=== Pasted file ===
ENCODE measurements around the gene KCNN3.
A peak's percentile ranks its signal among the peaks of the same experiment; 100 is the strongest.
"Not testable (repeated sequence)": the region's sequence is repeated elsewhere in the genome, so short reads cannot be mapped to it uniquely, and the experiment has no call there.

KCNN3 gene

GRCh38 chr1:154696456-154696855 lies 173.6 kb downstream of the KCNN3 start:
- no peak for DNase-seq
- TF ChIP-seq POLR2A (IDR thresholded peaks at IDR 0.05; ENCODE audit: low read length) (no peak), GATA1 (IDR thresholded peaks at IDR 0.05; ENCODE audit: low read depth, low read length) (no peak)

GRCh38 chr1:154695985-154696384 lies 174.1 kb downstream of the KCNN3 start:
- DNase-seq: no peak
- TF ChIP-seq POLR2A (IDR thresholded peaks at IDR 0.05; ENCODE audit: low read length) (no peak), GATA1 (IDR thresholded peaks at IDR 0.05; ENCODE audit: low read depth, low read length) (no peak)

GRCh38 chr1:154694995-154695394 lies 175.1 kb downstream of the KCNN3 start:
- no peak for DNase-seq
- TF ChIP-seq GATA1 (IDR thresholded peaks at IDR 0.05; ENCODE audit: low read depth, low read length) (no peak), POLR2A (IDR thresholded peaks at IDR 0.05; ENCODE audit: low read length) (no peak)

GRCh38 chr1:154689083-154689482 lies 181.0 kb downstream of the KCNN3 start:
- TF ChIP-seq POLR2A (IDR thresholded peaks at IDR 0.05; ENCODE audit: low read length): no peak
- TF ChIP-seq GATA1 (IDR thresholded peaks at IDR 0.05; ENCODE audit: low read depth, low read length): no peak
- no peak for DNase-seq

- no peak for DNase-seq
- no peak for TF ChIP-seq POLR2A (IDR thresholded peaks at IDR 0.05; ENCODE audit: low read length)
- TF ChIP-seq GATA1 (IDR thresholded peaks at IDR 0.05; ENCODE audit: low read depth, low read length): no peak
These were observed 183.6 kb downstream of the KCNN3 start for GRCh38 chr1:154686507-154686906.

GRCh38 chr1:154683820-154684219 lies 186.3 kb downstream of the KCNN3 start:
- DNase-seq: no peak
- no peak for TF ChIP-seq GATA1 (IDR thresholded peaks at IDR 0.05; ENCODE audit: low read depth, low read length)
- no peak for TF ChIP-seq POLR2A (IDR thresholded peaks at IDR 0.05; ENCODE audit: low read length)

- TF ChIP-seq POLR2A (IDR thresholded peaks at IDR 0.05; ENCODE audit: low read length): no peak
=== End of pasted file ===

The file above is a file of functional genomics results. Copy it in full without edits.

ENCODE measurements around the gene KCNN3.
A peak's percentile ranks its signal among the peaks of the same experiment; 100 is the strongest.
"Not testable (repeated sequence)": the region's sequence is repeated elsewhere in the genome, so short reads cannot be mapped to it uniquely, and the experiment has no call there.

KCNN3 gene

GRCh38 chr1:154696456-154696855 lies 173.6 kb downstream of the KCNN3 start:
- no peak for DNase-seq
- TF ChIP-seq POLR2A (IDR thresholded peaks at IDR 0.05; ENCODE audit: low read length) (no peak), GATA1 (IDR thresholded peaks at IDR 0.05; ENCODE audit: low read depth, low read length) (no peak)

GRCh38 chr1:154695985-154696384 lies 174.1 kb downstream of the KCNN3 start:
- DNase-seq: no peak
- TF ChIP-seq POLR2A (IDR thresholded peaks at IDR 0.05; ENCODE audit: low read length) (no peak), GATA1 (IDR thresholded peaks at IDR 0.05; ENCODE audit: low read depth, low read length) (no peak)

GRCh38 chr1:154694995-154695394 lies 175.1 kb downstream of the KCNN3 start:
- no peak for DNase-seq
- TF ChIP-seq GATA1 (IDR thresholded peaks at IDR 0.05; ENCODE audit: low read depth, low read length) (no peak), POLR2A (IDR thresholded peaks at IDR 0.05; ENCODE audit: low read length) (no peak)

GRCh38 chr1:154689083-154689482 lies 181.0 kb downstream of the KCNN3 start:
- TF ChIP-seq POLR2A (IDR thresholded peaks at IDR 0.05; ENCODE audit: low read length): no peak
- TF ChIP-seq GATA1 (IDR thresholded peaks at IDR 0.05; ENCODE audit: low read depth, low read length): no peak
- no peak for DNase-seq

- no peak for DNase-seq
- no peak for TF ChIP-seq POLR2A (IDR thresholded peaks at IDR 0.05; ENCODE audit: low read length)
- TF ChIP-seq GATA1 (IDR thresholded peaks at IDR 0.05; ENCODE audit: low read depth, low read length): no peak
These were observed 183.6 kb downstream of the KCNN3 start for GRCh38 chr1:154686507-154686906.

GRCh38 chr1:154683820-154684219 lies 186.3 kb downstream of the KCNN3 start:
- DNase-seq: no peak
- no peak for TF ChIP-seq GATA1 (IDR thresholded peaks at IDR 0.05; ENCODE audit: low read depth, low read length)
- no peak for TF ChIP-seq POLR2A (IDR thresholded peaks at IDR 0.05; ENCODE audit: low read length)

- TF ChIP-seq POLR2A (IDR thresholded peaks at IDR 0.05; ENCODE audit: low read length): no peak